FBI, police surround Michigan town with checkpoints, stop & question every vehicle

Police question drivers at a checkpoint in Armada, Michigan. (Source: WXYZ)
Police question drivers at a checkpoint in Armada, Michigan.  (Source: WXYZ)
Police question drivers at a checkpoint in Armada, Michigan. (Source: WXYZ)

ARMADA, MI — Long lines of traffic formed as travelers attempted to enter or leave the Village of Armada; government agents roadblocked all routes around town and put every driver under scrutiny as part of a massive murder investigation.

The blanket search was conducted on the evening of Thursday, July 31, 2014. Swarms of FBI agents, Michigan State Police, and local police officers joined forces to create three massive checkpoints around the small community (population 1,730), causing traffic to be “backed up for miles.”

The police action came one week after a local teen girl was found murdered in a drainage ditch on July 24th. Short on clues in the search for April Millsap’s killer, investigators decided to stop, question, and document every traveler in town — “car by car.”

Traffic was "backed up for miles" around Armada.  (Source: Local 4 News, Detroit)
Traffic was “backed up for miles” around Armada. (Source: Local 4 News, Detroit)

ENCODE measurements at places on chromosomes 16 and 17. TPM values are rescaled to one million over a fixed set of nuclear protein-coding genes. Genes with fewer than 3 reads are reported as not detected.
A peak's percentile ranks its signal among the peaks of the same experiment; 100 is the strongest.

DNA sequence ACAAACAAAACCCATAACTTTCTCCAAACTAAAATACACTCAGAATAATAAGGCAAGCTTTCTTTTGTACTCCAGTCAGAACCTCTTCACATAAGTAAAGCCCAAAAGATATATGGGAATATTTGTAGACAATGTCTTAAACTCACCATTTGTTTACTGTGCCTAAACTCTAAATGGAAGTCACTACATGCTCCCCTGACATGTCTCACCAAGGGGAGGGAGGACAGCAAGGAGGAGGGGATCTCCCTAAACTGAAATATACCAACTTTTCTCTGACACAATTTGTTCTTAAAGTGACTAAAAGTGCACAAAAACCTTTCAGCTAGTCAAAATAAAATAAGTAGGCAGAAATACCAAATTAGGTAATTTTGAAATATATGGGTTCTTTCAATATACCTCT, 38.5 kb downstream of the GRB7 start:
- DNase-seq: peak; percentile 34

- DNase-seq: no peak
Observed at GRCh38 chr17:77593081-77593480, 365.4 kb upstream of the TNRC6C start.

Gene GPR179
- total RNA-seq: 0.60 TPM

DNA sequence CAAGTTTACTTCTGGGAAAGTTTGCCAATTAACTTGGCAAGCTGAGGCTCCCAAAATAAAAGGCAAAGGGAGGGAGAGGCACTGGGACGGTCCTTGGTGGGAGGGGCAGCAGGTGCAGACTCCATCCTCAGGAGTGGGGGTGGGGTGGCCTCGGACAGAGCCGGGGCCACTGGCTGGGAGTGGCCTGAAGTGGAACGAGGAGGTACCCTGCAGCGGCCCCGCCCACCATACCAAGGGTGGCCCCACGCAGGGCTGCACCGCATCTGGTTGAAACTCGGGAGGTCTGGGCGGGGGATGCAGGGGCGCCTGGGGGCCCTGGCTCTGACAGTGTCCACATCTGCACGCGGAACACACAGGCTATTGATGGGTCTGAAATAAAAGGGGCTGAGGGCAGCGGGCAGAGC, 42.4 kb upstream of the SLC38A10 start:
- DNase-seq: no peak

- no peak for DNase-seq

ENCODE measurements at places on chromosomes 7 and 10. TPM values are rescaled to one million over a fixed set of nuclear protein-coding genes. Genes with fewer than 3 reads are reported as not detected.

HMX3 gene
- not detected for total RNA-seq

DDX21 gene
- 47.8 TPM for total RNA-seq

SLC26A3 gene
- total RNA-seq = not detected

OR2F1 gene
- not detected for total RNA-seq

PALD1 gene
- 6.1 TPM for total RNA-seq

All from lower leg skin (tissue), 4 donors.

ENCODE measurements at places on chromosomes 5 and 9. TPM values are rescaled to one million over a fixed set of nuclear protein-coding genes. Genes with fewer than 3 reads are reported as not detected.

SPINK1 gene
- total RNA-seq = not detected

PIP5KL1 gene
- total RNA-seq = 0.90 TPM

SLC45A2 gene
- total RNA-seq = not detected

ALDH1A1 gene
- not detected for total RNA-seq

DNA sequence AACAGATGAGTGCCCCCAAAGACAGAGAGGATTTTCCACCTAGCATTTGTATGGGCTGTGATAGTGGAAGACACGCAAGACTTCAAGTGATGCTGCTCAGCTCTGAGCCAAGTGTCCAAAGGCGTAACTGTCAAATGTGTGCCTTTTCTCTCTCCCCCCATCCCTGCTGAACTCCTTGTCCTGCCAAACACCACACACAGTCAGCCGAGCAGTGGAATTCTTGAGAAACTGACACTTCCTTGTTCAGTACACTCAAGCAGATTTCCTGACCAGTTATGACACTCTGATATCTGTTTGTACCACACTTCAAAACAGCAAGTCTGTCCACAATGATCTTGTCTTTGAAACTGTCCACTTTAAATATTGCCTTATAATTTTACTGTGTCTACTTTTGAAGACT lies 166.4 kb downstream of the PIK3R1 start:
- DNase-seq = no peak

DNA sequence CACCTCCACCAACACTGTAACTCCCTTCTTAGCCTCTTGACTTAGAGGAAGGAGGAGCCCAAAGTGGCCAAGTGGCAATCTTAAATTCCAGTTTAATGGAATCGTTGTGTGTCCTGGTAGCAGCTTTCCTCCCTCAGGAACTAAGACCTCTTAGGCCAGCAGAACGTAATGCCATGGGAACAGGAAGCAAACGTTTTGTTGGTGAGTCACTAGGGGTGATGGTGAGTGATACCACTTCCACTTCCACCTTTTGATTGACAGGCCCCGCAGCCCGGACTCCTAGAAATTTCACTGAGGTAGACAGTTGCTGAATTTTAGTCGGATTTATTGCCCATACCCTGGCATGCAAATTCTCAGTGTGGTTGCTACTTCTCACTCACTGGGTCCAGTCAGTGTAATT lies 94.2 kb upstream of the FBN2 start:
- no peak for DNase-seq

“They’re stopping every car both ways, and they’re taking license plate numbers, names and addresses,” one resident named Brian told CBS Detroit, after being stopped by the FBI on Fulton Road. “They’re writing all this stuff down, they have a clipboard, and they’re writing everybody’s information down. It’s not like they’re just checking and you go ahead, they’re writing everything down.”

WXYZ reported that police scrawled an “X” on the hands of every person they had talked to.

Helicopter footage confirmed that lines of traffic were indeed backed up around the town during the dramatic effort. While some found the police checkpoints “comforting,” others reportedly protested against the dragnet, according to WXYZ Detroit.

Names, addresses, and license plates were recorded.  (Source: WXYZ)
Names, addresses, and license plates were recorded. (Source: WXYZ)
Every driver was questioned about their whereabouts.  (Source: Local 4 News, Detroit)
Every driver was questioned about their whereabouts. (Source: Local 4 News, Detroit)

The police have no suspects in custody, but did take the time earlier this week to raid and arrest two unrelated individuals for growing illegal plants.

Tracking down murder suspects is certainly a legitimate role of the (local) police, and every virtuous person would agree that April Millsap’s killer should be found. The challenge that we continually face as a society is not only in keeping the police focused on legitimate crimes — as opposed to victimless crimes — but also in performing this task while respecting individual rights. High-emotion, panic-driven events undoubtedly present the easiest opportunities for the government to roll over innocent citizens’ rights and privacy.

Rather than interrogating everyone at involuntary checkpoints, police and citizens should voluntarily spread the call to find Ms. Millsap’s killer. A vigilant, engaged community will most likely be able to produce the tips necessary to find the guilty party. Submit information to investigators and support them when they do a good job. Do not, however, permit them to use a desperate situation to enact unreasonable measures.

The Michigan State Police tip line is (877) 616-4677. Tips may also be submitted online at www.michigan.gov/michtip.

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